Day 3: Guia Hill+ Back

I wanted to take Mu Yi to Guia Lighthouse first because she had never been there before.  Situated on top of Guia Hill, out in the general vicinity of the Sands, our walk from the hotel took about 15 minutes.  We entered through the Flora Garden entrance, which is also home to a small zoo and aviary. 

 


 

Guia Hill doubles as a big park and has plenty of exercise equipment, soccer fields, playgrounds and paved enclosures where you can rollerblade, skateboard or do whatever activity you want.  For those who don't want to climb to the top, cable cars are available, but walking up isn't that difficult.  It only takes about 15 minutes from the Flora Garden entrance to the top of the hill and the 25th and final UNESCO site, Guia Fortress.  The fortress was built between 1622 and 1638 and the main attraction today is the chapel on top, which was originally used by Clarist nuns.  The lighthouse beside the chapel dates from 1885 and was the first modern lighthouse in China.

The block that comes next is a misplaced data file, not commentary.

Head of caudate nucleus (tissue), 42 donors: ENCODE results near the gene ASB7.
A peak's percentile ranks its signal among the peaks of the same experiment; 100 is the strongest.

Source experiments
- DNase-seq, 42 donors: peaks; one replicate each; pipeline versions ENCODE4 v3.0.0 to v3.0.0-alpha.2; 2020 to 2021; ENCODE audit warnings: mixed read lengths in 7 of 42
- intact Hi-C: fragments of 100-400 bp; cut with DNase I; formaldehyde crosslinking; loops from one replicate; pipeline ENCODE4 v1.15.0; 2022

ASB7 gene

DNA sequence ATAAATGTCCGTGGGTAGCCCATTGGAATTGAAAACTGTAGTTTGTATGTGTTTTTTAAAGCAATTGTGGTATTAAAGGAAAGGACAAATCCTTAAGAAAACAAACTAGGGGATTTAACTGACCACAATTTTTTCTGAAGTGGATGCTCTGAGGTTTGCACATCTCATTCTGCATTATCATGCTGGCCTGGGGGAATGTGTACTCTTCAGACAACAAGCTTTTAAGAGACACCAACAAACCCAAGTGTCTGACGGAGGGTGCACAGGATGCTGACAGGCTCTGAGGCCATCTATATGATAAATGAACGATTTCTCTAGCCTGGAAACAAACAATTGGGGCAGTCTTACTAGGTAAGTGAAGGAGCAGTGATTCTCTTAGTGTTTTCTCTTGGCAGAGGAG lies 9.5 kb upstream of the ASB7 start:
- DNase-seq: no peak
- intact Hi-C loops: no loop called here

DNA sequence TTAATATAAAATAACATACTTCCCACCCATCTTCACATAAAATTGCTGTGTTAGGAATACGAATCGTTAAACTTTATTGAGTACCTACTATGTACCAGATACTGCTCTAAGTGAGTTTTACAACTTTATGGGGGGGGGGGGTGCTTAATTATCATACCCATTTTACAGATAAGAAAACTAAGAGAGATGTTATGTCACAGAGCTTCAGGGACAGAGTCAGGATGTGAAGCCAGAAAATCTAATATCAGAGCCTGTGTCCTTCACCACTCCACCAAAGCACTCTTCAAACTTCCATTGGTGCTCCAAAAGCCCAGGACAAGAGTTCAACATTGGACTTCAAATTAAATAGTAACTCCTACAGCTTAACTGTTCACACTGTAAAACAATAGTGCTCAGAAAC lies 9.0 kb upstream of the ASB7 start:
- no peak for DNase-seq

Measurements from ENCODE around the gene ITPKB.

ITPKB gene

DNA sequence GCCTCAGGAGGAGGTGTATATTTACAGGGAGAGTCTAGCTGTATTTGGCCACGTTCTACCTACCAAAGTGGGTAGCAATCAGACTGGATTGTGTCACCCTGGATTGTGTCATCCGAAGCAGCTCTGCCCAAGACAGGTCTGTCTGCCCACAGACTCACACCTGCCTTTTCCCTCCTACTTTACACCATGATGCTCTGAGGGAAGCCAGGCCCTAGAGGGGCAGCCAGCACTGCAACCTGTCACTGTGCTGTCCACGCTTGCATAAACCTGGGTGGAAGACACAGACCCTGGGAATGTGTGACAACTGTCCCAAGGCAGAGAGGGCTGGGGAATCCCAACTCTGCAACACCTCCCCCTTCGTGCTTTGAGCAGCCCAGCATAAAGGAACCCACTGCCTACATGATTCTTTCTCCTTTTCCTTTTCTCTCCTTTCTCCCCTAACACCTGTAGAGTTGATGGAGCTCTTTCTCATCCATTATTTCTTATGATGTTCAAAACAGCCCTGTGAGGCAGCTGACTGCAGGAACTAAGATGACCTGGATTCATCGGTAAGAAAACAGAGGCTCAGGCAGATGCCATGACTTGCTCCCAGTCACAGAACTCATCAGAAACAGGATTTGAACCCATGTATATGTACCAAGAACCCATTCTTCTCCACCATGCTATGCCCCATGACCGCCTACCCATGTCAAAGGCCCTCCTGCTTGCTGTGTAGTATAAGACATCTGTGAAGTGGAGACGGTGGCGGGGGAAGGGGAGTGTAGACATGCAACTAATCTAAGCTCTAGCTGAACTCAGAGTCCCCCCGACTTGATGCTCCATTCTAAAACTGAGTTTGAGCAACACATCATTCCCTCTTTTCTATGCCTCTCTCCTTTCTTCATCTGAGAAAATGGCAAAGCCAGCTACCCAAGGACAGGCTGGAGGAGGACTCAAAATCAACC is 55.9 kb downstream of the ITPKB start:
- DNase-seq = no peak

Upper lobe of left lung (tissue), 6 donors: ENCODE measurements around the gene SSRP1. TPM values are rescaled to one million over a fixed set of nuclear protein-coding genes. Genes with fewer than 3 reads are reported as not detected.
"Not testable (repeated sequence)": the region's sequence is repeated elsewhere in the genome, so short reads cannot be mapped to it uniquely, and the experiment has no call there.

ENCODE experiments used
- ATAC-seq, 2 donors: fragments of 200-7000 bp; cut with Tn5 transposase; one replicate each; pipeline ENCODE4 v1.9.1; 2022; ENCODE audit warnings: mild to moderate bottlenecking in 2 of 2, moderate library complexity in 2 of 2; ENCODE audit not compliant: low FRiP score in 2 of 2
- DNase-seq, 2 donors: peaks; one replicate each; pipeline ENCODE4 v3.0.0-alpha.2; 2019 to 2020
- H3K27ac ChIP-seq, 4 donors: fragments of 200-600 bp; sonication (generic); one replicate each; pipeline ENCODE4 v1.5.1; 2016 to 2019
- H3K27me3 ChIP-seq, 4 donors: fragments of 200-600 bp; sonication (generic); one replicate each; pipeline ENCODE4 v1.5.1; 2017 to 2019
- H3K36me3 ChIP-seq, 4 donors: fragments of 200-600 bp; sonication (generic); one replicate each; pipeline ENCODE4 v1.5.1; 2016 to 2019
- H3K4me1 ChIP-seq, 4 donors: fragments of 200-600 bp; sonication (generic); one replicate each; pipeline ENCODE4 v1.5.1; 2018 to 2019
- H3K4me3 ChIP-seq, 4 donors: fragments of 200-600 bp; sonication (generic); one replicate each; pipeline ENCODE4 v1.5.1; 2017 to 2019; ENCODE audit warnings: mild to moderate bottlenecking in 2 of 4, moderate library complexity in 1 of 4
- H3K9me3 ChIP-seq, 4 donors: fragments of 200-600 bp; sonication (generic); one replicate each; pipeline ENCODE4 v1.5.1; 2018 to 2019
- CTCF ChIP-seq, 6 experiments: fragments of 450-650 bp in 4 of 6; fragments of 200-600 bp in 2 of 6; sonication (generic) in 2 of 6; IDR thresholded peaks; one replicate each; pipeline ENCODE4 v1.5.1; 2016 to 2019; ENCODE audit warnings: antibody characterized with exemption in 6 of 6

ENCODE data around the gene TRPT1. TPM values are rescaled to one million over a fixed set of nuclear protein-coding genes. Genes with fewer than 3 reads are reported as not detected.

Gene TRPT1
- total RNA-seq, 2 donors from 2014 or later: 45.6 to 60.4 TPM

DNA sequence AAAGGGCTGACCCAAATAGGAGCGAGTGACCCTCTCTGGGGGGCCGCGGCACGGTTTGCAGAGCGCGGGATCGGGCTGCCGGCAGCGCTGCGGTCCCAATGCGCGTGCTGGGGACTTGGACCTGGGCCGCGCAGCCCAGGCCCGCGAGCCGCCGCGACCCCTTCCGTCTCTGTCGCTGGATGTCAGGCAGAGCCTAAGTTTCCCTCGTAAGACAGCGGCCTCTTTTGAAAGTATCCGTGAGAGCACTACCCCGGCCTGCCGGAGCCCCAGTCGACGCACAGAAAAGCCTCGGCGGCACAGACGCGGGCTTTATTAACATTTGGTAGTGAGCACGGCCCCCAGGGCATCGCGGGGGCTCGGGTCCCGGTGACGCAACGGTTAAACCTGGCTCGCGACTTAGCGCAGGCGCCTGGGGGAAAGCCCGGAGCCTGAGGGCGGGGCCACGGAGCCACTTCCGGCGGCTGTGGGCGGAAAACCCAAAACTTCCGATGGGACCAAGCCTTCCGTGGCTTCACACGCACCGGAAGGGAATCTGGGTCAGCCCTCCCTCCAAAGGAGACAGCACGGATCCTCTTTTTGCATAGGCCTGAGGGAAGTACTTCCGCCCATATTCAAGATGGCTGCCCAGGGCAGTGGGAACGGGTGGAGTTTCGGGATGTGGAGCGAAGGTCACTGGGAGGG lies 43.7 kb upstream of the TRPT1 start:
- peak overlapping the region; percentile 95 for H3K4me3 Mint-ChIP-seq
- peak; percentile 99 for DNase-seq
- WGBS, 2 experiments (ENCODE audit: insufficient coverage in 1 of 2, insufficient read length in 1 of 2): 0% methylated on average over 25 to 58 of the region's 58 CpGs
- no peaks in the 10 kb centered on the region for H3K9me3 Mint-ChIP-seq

Taking pictures inside the Chapel isn't technically allowed, but I don't believe in such rules and Mu Yi was able to sneak in a few good shots.  The wonderful frescoes that adorn the walls were only discovered in 1996 while a gravestone at the Chapel's entrance dates from 1687.  Left nameless, the deceased was memorialised thusly: "One who is buried here does not deserve such an honorable sepulchre as this."  That's almost as nice as another favourite tombstone of mine at the Protestant Cemetery that reads "May He Rest In Piece."  Maybe because he was a musician they used the word 'Piece' and not 'Peace', otherwise, that's just mean and cruel. 

 

             

Under the chapel there's also an air raid shelter, free to anyone who wants to head down and have a look.

 

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